The gullies on Mars were not formed by flowing liquid water.

NASA experts have pored over data from the Mars Reconnaissance Orbiter to find out more about how Martian gullies formed.

Their studies also reveal more details about the geological processes on Mars, NASA said in a statement. 

There was a lot of excitement when water in the form of hydrated salt was identified at the sloping, streaky, recurring slope lineage (RSL) sites on Mars last year.

Chemical analyses of earlier data from the Orbiter identified the presence of hydrated salts across the dark RSL streaks.

But deeper studies focussing solely on gullies have now found no trace of water.

Researchers from the Johns Hopkins University Applied Physics Laboratory (APL) looked at high-resolution compositional data from more than 100 gully sites throughout Mars to assess their formation.

They found no mineralogical evidence of liquid water or its by-products, suggesting instead that the gullies were likely formed by the freeze and thaw of carbon dioxide frost.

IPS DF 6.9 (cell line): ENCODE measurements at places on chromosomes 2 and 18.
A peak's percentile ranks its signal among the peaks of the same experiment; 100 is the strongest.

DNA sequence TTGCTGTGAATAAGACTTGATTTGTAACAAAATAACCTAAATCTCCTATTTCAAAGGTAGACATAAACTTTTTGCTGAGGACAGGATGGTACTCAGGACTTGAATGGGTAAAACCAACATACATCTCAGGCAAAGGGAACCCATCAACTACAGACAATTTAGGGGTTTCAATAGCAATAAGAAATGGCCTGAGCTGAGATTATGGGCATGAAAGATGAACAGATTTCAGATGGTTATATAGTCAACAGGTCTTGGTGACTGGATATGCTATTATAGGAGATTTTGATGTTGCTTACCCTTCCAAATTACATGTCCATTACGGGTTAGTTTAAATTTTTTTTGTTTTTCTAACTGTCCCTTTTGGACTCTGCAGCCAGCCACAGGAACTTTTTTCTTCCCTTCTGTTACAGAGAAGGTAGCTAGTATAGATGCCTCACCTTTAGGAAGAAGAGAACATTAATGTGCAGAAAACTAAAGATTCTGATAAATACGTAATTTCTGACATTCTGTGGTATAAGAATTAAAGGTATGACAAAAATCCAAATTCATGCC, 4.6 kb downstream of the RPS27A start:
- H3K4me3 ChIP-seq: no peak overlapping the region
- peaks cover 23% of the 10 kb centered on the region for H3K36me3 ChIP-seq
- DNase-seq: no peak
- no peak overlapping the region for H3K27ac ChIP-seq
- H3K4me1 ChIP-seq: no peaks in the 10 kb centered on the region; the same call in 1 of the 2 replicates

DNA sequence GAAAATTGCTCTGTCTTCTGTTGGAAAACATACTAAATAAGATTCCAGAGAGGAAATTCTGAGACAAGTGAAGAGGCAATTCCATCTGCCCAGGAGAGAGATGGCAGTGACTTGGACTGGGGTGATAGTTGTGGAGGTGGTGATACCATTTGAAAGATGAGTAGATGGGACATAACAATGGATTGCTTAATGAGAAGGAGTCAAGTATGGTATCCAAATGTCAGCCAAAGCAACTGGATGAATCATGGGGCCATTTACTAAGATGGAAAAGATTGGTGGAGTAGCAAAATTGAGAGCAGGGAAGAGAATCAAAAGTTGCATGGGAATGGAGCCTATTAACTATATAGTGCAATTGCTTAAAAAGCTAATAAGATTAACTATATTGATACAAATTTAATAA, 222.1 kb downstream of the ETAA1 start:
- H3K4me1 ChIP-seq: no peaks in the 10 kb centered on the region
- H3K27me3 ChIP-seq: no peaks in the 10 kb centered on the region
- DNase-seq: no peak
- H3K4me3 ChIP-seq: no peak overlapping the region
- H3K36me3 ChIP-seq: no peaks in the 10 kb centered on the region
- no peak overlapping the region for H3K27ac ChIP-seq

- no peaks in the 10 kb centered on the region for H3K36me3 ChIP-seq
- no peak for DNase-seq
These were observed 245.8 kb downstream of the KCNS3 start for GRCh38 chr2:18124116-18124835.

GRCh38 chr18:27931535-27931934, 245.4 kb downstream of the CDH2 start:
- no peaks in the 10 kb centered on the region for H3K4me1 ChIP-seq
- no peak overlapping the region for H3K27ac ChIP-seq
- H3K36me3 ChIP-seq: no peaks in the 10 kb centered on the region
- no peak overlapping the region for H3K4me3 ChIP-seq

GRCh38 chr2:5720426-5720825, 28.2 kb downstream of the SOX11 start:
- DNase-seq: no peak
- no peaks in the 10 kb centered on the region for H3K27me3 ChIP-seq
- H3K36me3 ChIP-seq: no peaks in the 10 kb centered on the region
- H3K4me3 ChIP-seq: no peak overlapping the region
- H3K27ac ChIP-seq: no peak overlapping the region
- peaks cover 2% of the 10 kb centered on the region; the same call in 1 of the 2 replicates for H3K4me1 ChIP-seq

The study has been published in Geophysical Research Letters.

“On Earth and on Mars, we know that the presence of phyllosilicates - clays - or other hydrated minerals indicates formation in liquid water,” said lead author Jorge Nunez.

“In our study, we found no evidence for clays or other hydrated minerals in most of the gullies we studied, and when we did see them, they were erosional debris from ancient rocks, exposed and transported down-slope, rather than altered in more recent flowing water.

“These gullies are carving into the terrain and exposing clays that likely formed billions of years ago when liquid water was more stable on the Martian surface.”